Yesterday I told you about a very sloppy Times op-ed by Elliott Sclar and Robert Paaswell. The authors link private jitney service to third-world cities, suggesting that they're necessarily dirty, dangerous and foreign. They ignore the jitneys that ran on New York streets in the early part of the twentieth century, which were emphatically not foreign, the Brooklyn and Chinatown "dollar vans" that may sometimes be dirty and dangerous, and the New Jersey vans that are fairly clean and well-regulated, but are not particularly foreign.
You can see how silly Sclar and Paaswell's guilt-by-association game is if you think about other things that exist in third-world cities. For example, Bamako has open-air food markets that stink to high heaven, so if we have open-air food markets they'll stink to high heaven. If we had followed that logic twenty years ago we wouldn't have any greenmarkets.
As I wrote back in January, there is nothing inherent in the concept of private transit, or the jitney service model, that makes jitneys dirty, crowded or dangerous. They are that way because lots of people in those cities are desperate enough for transportation that they'll put up with danger, crowds and filth. Most New Yorkers are not desperate, and we won't put up with that level of danger or discomfort. Go to West New York and you'll find private vans (and buses) that are clean, well-maintained and pretty safe. They need to be in order to attract customers. They're also fairly well-regulated by New Jersey authorities.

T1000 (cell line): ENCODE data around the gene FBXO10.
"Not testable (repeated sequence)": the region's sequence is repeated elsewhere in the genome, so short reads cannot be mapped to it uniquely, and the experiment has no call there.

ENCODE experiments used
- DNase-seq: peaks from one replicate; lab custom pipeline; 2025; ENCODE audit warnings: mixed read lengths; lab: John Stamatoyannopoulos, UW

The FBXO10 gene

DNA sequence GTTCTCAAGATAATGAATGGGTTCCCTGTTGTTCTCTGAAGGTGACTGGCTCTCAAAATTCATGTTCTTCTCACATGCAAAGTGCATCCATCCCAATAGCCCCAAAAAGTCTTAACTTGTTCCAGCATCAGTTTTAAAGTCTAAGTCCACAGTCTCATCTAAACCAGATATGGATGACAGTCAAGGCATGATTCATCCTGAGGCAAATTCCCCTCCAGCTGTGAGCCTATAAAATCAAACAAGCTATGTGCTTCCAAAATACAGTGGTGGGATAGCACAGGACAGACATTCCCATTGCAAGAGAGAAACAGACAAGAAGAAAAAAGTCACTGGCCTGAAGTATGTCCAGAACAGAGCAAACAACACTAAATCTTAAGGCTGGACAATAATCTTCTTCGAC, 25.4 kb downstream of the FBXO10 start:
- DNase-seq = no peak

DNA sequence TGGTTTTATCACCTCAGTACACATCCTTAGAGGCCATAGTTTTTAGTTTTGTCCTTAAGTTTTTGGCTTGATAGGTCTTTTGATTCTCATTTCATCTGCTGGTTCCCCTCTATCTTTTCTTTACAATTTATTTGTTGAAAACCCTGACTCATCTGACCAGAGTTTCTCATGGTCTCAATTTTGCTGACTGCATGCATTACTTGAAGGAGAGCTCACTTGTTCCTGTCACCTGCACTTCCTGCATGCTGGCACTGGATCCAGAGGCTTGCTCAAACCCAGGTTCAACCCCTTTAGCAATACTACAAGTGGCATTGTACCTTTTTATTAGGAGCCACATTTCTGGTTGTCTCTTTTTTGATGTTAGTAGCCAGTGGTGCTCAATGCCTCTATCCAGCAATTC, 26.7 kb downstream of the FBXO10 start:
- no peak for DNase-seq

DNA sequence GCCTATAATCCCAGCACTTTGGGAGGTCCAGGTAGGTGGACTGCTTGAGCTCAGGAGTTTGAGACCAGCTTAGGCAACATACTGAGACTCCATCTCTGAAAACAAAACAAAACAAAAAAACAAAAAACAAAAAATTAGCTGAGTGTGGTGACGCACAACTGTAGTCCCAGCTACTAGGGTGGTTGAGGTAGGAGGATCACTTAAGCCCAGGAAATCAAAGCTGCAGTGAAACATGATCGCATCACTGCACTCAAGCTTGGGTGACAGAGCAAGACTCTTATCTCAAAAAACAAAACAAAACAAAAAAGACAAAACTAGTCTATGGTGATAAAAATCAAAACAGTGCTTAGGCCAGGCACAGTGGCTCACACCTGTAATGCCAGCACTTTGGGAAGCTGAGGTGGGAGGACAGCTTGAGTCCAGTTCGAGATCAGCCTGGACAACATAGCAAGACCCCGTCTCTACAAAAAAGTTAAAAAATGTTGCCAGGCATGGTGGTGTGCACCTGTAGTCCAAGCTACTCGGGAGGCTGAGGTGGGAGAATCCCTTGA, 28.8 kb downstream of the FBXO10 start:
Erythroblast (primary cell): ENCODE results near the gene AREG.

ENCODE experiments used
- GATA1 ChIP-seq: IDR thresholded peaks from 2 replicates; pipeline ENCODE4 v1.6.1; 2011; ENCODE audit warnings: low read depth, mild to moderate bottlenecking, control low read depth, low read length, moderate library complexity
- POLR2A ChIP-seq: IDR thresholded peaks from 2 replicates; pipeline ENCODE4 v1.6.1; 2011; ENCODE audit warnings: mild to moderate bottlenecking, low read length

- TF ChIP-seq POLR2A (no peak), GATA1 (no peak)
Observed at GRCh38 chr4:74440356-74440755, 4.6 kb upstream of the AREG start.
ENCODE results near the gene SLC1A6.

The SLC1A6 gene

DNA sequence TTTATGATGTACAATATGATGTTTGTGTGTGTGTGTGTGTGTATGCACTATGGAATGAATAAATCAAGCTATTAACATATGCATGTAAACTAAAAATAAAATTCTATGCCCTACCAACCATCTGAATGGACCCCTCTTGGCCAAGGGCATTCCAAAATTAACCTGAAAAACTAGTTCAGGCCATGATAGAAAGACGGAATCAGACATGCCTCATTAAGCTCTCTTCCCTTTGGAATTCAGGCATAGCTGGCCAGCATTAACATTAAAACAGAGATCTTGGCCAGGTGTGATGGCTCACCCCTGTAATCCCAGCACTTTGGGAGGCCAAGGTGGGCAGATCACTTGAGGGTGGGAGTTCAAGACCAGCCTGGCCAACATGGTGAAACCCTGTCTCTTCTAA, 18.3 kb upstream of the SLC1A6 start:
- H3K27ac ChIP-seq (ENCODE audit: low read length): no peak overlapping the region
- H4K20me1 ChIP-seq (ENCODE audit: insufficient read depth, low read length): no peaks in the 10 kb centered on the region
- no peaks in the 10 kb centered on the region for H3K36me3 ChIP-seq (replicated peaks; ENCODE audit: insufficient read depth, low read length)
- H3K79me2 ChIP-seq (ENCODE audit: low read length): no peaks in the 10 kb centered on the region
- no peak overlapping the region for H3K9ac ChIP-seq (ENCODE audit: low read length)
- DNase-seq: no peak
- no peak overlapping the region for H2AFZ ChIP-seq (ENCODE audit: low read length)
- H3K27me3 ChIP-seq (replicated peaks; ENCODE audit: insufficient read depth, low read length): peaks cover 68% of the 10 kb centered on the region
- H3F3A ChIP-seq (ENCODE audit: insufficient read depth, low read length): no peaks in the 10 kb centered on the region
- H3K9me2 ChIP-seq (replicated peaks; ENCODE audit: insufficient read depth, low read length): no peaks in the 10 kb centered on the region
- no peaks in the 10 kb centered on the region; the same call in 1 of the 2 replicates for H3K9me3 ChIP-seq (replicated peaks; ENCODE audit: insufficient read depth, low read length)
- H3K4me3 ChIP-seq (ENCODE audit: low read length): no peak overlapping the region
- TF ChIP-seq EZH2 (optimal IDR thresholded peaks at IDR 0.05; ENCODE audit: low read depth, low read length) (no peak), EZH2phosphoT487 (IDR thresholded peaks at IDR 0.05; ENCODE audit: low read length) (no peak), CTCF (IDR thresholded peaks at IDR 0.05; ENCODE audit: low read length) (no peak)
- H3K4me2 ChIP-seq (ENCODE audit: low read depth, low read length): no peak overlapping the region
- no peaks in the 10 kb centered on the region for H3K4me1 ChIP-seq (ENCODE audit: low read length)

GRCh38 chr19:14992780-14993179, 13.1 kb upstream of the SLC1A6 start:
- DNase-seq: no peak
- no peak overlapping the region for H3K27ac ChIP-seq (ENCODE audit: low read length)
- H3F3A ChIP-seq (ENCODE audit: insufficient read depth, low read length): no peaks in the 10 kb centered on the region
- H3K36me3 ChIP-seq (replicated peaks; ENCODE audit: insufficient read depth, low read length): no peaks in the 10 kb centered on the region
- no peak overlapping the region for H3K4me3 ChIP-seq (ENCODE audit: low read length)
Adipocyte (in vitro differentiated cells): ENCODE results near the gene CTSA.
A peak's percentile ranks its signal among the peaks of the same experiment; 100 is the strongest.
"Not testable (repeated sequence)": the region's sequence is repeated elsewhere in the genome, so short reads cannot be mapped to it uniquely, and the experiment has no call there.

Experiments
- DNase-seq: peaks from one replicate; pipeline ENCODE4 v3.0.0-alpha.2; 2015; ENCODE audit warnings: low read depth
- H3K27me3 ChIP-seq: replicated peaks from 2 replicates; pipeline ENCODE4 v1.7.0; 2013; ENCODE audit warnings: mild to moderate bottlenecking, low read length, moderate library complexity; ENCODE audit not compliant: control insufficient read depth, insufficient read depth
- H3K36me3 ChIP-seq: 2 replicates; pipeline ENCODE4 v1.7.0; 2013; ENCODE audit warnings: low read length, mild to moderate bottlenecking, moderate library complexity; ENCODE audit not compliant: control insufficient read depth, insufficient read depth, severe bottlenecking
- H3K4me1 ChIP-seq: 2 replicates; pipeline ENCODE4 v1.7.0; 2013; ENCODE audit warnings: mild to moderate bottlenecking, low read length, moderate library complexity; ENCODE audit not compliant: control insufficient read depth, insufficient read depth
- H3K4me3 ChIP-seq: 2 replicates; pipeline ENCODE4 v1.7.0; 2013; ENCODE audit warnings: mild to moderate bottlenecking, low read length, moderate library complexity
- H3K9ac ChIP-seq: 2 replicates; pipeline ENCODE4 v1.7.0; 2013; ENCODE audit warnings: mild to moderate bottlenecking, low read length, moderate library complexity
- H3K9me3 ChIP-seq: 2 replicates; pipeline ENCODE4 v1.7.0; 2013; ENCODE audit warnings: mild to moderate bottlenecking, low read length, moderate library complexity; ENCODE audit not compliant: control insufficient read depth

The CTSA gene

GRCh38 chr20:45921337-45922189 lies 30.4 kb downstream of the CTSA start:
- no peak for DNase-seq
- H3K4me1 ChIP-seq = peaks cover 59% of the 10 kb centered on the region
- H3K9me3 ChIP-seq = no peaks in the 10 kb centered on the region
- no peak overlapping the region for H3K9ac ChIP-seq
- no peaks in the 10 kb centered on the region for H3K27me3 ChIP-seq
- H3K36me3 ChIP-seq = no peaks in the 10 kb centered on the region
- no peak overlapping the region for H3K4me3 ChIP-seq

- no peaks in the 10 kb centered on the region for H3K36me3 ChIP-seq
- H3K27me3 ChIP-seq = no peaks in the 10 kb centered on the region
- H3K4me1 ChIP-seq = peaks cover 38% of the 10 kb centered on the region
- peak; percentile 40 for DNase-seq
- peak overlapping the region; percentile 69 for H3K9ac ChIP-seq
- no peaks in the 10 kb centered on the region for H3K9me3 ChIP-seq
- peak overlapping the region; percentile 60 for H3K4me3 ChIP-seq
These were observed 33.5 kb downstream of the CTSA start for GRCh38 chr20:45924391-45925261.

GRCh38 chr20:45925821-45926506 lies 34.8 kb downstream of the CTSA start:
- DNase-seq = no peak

Another area where Sclar and Paaswell ignore well-known facts is their assertion that the vans are bad because they don't take Metrocards. I agree that this should be changed, but it wouldn't be that difficult. Metrocards are currently used by the Airtrain, the PATH train, Bee-Line buses, and the Roosevelt Island Tram (currently out of service). From 1996 through 2006 they were accepted by the seven private companies that offered bus service under franchise agreements with the Department of Transportation.
Metrocards - or whatever technology replaces them in the future - could even be used to regulate private van operators. Want to accept Metrocards? You have to show a recent inspection certificate. Too many moving violations? We'll deactivate your Metrocard account. But Sclar and Paaswell aren't trying to find solutions, they're trying to find reasons to reject the vans.
Stay tuned, there's more to come.